Williams doesn’t really give us more information. He stated that the artificers were in the barracks room next to his. He also claims that room was where the fire started. He also stated that it only took five minutes for the entire west barracks to be engulfed in flames. The only part of the fort that wasn’t burned was the bombproofs which were rooms in the corners of the fort known as the bastions. The bombproofs were covered with earth which is why they didn’t burn. Bombproofs were used as places of refuge during a bombardment. Ammunition for the cannon in bastion could also be stored there.

Interestingly, the court of inquiry doesn’t come to any conclusion regarding the fire. They merely recorded the testimony of two men. One man was in the room where the fire started but he didn’t see the fire start. He just assumes how it started. The second man was in the room next door and just testifies that the fire spread quickly.

I don’t know if there were any more witnesses. This is all that appears in the existing documentation. But it seems that from this testimony it is decided that the cause of the fire was an accident. At least that’s what General James Clinton says in his letter to General Washington on May 17, 1781, “By the Proceedings of the Court of Inquiry it appears that the loss of the Barracks was occasioned by Accident, however suspicious it appeared at first View, a Circumstance which affords me singular Pleasure.” He also felt that the fire had to be an accident because of “The Distruction of a considerable Quantity of Officers & Soldiers Baggage, in some measure reconciles the Supposition.” Obviously they wouldn’t have burned the fort down on purpose if they knew they’d lose their personal possessions.
A person stands behind a blackened, fiery metal pit. They hold a long piece of metal to the flames in front of them.

Accident or Arson?

So what do you think? Was it an accident or was it arson?

Traditionally the National Park Service has described the last days of Fort Stanwix/Schuyler as follows: “In the spring of 1781, a combination of heavy rains and fire destroyed much of what was left of the fort's defenses and barracks. The Americans were now faced with having to completely rebuild the fort, without the resources to do it. General Washington reluctantly agreed to abandon the site.” This interpretation is historically correct, but avoids bringing up any controversy about the origins of the fire.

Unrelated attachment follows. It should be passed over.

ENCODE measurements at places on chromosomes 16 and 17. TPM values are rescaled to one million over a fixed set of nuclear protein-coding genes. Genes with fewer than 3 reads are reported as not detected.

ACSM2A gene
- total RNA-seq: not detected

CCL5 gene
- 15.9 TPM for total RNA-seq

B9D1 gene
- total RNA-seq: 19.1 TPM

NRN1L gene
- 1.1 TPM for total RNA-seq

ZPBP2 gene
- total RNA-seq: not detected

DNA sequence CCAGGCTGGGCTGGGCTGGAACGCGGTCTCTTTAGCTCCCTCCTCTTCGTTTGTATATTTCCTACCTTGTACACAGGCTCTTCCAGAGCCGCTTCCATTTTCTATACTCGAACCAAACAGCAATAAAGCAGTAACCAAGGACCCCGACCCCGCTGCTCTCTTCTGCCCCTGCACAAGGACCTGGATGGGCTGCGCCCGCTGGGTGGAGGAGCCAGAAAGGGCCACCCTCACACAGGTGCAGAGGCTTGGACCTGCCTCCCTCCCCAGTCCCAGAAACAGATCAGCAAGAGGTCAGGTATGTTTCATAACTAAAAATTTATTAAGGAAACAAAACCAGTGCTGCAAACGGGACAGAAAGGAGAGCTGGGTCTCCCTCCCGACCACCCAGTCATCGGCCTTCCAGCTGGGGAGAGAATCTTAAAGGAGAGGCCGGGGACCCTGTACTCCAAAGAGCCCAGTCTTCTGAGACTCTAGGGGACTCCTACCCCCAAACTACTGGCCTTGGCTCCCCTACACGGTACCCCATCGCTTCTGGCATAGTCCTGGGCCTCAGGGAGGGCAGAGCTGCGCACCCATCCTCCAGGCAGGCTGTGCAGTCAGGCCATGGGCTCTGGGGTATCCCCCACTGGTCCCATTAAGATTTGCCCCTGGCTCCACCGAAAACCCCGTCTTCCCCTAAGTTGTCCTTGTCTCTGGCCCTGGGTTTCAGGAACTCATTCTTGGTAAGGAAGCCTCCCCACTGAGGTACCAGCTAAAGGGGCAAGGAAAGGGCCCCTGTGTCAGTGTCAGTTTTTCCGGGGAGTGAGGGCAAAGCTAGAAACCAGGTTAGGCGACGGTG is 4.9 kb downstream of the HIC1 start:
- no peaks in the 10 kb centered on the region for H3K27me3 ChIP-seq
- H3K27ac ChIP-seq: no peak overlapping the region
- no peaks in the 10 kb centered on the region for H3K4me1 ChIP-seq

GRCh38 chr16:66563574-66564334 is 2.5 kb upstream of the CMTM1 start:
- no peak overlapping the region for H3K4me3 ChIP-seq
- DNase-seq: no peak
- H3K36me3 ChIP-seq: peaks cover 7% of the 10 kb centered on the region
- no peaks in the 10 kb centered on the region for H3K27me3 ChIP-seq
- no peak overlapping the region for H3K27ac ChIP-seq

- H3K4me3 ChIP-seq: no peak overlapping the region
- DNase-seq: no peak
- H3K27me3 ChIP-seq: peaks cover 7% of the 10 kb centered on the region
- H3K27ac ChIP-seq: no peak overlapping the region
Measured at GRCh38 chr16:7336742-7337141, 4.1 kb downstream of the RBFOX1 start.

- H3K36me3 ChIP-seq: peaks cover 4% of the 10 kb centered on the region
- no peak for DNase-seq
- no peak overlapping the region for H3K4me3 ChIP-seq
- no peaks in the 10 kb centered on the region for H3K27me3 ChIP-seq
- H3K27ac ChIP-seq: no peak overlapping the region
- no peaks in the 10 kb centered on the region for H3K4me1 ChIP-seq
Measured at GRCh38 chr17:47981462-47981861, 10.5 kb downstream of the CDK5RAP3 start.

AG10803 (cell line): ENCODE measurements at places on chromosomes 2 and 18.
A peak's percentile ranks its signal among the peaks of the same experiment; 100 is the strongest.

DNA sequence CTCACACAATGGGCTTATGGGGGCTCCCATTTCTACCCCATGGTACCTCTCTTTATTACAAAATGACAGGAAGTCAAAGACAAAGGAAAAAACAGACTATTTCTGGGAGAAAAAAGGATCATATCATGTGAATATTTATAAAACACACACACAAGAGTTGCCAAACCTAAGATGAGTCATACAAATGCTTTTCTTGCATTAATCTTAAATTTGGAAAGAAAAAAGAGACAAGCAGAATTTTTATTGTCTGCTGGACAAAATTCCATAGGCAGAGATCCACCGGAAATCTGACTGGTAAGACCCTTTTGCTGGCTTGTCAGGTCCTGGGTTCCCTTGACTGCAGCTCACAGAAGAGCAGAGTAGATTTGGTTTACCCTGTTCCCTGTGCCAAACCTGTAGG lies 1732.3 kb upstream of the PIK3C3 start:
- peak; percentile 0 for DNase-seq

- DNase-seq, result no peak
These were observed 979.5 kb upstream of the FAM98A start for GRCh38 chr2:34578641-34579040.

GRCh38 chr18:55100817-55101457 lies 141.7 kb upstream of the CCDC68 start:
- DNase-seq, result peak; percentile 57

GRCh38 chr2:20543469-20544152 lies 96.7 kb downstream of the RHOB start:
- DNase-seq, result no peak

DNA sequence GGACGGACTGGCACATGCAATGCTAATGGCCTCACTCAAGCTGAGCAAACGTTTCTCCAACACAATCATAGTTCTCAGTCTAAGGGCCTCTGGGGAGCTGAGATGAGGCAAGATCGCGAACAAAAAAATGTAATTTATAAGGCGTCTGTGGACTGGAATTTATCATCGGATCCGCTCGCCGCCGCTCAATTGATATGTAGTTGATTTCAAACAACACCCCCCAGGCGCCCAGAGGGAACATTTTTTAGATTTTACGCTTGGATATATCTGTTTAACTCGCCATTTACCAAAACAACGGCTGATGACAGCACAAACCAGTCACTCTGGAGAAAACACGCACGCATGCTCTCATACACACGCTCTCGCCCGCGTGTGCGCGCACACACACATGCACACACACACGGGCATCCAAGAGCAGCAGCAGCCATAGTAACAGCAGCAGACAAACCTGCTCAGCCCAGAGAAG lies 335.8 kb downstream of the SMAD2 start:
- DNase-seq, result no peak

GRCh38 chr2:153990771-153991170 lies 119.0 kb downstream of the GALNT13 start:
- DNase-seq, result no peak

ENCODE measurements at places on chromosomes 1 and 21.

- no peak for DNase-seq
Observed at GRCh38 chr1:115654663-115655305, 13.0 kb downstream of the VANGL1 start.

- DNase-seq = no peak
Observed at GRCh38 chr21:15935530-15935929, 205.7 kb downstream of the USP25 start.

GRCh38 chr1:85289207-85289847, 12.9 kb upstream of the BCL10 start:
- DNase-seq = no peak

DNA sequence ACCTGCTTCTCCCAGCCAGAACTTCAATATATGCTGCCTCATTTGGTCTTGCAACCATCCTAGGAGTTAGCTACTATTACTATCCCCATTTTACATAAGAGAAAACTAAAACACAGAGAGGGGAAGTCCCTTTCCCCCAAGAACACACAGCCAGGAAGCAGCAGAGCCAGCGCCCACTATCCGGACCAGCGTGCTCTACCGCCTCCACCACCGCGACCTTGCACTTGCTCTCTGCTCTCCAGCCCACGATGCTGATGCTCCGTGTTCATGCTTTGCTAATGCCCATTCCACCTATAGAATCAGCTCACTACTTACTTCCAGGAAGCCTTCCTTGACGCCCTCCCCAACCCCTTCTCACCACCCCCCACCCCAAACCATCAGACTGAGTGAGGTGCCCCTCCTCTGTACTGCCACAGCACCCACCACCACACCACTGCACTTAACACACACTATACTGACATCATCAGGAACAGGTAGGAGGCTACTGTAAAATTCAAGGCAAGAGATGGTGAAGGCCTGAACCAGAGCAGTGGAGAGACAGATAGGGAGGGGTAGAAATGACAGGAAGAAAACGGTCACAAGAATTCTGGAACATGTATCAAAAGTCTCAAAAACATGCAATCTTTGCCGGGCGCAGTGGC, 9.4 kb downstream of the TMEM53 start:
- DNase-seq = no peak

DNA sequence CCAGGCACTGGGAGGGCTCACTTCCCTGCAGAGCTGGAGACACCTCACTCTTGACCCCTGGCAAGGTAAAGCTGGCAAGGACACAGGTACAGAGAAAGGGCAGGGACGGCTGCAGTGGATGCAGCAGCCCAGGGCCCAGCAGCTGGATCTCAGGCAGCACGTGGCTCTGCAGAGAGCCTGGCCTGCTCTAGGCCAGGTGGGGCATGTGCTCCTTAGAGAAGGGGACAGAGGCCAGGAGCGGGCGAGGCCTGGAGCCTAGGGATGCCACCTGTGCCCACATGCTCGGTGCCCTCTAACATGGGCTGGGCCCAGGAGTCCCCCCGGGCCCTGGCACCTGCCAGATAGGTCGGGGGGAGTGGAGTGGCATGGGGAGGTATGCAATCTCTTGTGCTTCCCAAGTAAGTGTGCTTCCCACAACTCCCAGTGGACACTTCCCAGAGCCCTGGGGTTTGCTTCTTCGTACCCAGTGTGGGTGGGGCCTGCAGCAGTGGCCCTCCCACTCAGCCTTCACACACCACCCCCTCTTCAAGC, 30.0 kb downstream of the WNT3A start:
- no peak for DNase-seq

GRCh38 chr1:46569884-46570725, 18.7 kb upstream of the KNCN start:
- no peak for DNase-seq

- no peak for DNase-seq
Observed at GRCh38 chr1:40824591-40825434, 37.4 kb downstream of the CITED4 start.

Remember history isn’t set in stone. It’s someone’s interpretation of what happened based on surviving documentation. Historians will have different interpretations based on their own prejudices. Plus you can never be sure of the prejudices of the witnesses. Additionally, not all the information may have survived for historians to ponder over. Supposedly Napoleon said that History was a set of lies agreed upon. So go back and look at the evidence and come to your own conclusion. I’ll give you my interpretation below. Then I’ll conclude with what happened after the fire.

The Author's Opinion
I think a soldier or group of soldiers purposely set fire to the fort because they didn’t want to stay there any longer. Troops assigned to Fort Schuyler stayed there for months. Winter service in upstate New York would have been especially harsh. Most of the time Fort Schuyler was an isolated boring place, far away from civilization with few diversions.

But besides the tedium, there was a lingering fear. Being on the frontier there always was the threat of an Indian attack. Except for the 1777 siege there was no direct attack on the fort. However, outside the security of the fort’s walls, men were attacked, captured, killed or maimed. Most importantly, the fort was never properly supplied. And at one point the soldiers had to share their limited rations with their Oneida Indian allies. Hungry men did not make for good morale. We know morale among the garrison was poor because of the desertions and mutinies. Everything seems to come to a head in early 1781. The wooden fort was also falling apart. Then on the day before the fire, the soldiers’ beef ration was cut in half.

I probably would not have suspected arson except for the fact that numerous people including the fort’s commander and his boss all suspected arson. For one thing the fire broke out in a barracks room in the middle of the day and no one noticed it until an entire building was engulfed in flames. How could a garrison of hundreds of men miss it? Of course many of the men were outside drilling but there had to be some people in the fort. The smell of wood smoke would not have been anything unusual at the time, but you’d think somebody would have noticed smoke coming from an unusual place. General Clinton was willing to accept that it wasn’t arson because officers and soldiers lost their baggage in the fire. But I doubt a disgruntled soldier would think that far in advance. Plus if you secured your possessions before the fire it might be questioned.